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I need to receive a TCP packet destined to my application, then resend it to another destination on the local network, while keeping the Original IP Address.

How can it be done, or how difficult is it?

I am using simple sockets in Java, running on a Linux environment, and I might consider using C libraries in my code if that does the trick.

I know routers or firewalls intercept such TCP packets, I am guessing they don't change the source IP.

  • 1
    You need to use raw sockets, see this: stackoverflow.com/questions/14873243/raw-socket-in-java – Aria Jan 19 '18 at 18:57
  • @Aria Is it simple, and is it reliable enough to run on an enterprise environment without surprises? Thx – abdelrahman-sinno Jan 19 '18 at 19:16
  • @united-expression: "reliable enough to run on an enterprise environment without surprises" - You usually need root access in order to send packets with which does not belong to you. You might not have this access in enterprise environments. Also the switches might be intelligent enough to discard packets where the source IP does not match the expected IP address for the source MAC address. – Steffen Ullrich Jan 19 '18 at 19:37
  • @Steffen Ullrich I will have root access, however about the switch, if the original ip address has never connected to it directly, can it still knows its expected MAC and block it? Not sure if I make sense but this looks like a deal breaker – abdelrahman-sinno Jan 20 '18 at 10:25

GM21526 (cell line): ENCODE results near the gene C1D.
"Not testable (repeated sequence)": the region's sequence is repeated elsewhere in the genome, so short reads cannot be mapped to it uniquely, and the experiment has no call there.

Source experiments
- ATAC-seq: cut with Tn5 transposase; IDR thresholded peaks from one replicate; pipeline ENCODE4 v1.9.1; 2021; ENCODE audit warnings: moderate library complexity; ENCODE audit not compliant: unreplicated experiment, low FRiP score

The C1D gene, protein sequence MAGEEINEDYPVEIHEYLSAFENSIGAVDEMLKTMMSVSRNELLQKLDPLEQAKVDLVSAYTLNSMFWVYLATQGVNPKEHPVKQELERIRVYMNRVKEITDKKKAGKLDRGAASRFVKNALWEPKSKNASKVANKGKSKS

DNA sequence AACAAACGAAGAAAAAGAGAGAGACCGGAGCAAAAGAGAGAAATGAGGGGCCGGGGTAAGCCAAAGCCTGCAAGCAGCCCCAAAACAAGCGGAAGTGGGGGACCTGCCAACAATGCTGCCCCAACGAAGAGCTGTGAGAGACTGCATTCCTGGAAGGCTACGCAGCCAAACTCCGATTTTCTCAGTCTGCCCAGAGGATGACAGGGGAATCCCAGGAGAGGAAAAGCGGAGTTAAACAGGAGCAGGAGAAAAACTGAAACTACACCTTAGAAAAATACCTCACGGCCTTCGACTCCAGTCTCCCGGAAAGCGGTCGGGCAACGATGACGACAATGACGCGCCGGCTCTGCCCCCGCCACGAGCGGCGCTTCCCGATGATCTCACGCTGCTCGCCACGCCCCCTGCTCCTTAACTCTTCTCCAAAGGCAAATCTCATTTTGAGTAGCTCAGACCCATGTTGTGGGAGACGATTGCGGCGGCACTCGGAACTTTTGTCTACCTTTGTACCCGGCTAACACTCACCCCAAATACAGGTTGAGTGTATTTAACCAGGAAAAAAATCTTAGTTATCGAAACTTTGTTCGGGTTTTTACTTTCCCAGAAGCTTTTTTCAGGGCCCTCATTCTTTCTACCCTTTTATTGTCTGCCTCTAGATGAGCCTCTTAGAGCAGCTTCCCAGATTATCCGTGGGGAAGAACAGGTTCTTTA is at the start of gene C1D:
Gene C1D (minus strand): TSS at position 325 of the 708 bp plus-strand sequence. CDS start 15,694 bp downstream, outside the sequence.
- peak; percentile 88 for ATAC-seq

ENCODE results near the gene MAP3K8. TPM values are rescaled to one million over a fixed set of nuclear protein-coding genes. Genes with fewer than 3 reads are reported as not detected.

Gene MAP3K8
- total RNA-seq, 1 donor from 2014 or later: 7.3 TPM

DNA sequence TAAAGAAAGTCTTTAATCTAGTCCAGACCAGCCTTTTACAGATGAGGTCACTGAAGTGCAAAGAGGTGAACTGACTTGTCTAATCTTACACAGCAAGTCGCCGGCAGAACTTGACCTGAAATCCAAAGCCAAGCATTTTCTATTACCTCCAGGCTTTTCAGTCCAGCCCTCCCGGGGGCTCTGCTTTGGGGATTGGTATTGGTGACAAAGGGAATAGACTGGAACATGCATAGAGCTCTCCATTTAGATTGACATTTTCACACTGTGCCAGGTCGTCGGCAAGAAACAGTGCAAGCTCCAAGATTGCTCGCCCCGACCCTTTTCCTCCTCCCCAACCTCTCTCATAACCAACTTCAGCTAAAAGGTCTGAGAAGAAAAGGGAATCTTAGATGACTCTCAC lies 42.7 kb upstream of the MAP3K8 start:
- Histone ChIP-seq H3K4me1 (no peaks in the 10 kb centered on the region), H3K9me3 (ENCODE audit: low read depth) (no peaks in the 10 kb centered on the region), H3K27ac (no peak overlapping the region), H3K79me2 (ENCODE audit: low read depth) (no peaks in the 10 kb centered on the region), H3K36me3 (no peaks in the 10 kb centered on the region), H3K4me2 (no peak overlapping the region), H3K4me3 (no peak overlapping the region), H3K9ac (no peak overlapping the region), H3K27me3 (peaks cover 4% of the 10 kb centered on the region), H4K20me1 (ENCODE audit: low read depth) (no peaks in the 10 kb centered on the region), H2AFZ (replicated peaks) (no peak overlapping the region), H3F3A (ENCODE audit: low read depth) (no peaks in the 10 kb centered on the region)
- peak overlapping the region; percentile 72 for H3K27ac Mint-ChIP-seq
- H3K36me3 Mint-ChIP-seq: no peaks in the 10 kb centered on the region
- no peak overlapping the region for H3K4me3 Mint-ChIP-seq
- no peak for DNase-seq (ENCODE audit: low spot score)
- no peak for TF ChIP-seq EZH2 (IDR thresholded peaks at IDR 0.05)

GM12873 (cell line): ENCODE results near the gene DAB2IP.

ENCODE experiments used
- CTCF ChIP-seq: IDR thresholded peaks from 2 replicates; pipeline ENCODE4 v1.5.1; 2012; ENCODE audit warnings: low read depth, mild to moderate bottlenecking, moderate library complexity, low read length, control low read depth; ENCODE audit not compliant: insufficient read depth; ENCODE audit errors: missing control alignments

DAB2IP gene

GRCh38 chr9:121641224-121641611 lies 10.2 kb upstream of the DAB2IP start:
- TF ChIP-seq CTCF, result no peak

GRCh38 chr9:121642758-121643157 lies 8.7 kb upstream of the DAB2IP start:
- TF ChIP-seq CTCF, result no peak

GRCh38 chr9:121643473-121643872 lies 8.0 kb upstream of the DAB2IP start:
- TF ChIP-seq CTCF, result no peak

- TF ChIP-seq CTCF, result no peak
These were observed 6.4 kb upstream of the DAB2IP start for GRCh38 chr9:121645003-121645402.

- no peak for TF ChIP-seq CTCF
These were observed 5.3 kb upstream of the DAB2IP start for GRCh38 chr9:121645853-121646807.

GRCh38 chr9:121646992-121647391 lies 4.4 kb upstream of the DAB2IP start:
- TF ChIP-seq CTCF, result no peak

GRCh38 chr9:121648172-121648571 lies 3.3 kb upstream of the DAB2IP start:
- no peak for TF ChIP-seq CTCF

• @united-expression: this depends on the actual switch and its configuration. It might be that the mapping between MAC and IP is centrally managed to prevent IP spoofing. Ask your network administrators about it. – Steffen Ullrich Jan 20 '18 at 10:31
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This is achievable with TProxy in Linux, however I cannot say it has been very stable in testing.

I have implemented it in Java for TCP, had to use JNA to do native Linux library calls, as well as wrapping JRE Socket classes (based on this post, with extra changes done).

In summary, they steps are:

  • IPTables firewall module configuration.

  • Copy the address of the source socket.

  • Native library call to setsockopt with the IP_TRANSPARENT option, for the client socket to use the TProxy module.
  • Set the originating address in the outgoing socket

Apparently there are many implementations for it online, such as this one in Golang.

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iptables -A PREROUTING -i eth0 -p tcp -m tcp -m multiport --dports 80 -j DNAT --to-destination 192.168.0.1

I don't know if this is what you want, but I forward traffic from my firewall to my web server all the time.

The web server logs has the originating IP source.

  • This is part of it, however in my answer I mention how you can a 'Middle-in-the-man' application, that may alter the source data or even send completely different data. – abdelrahman-sinno Jun 10 '18 at 20:33

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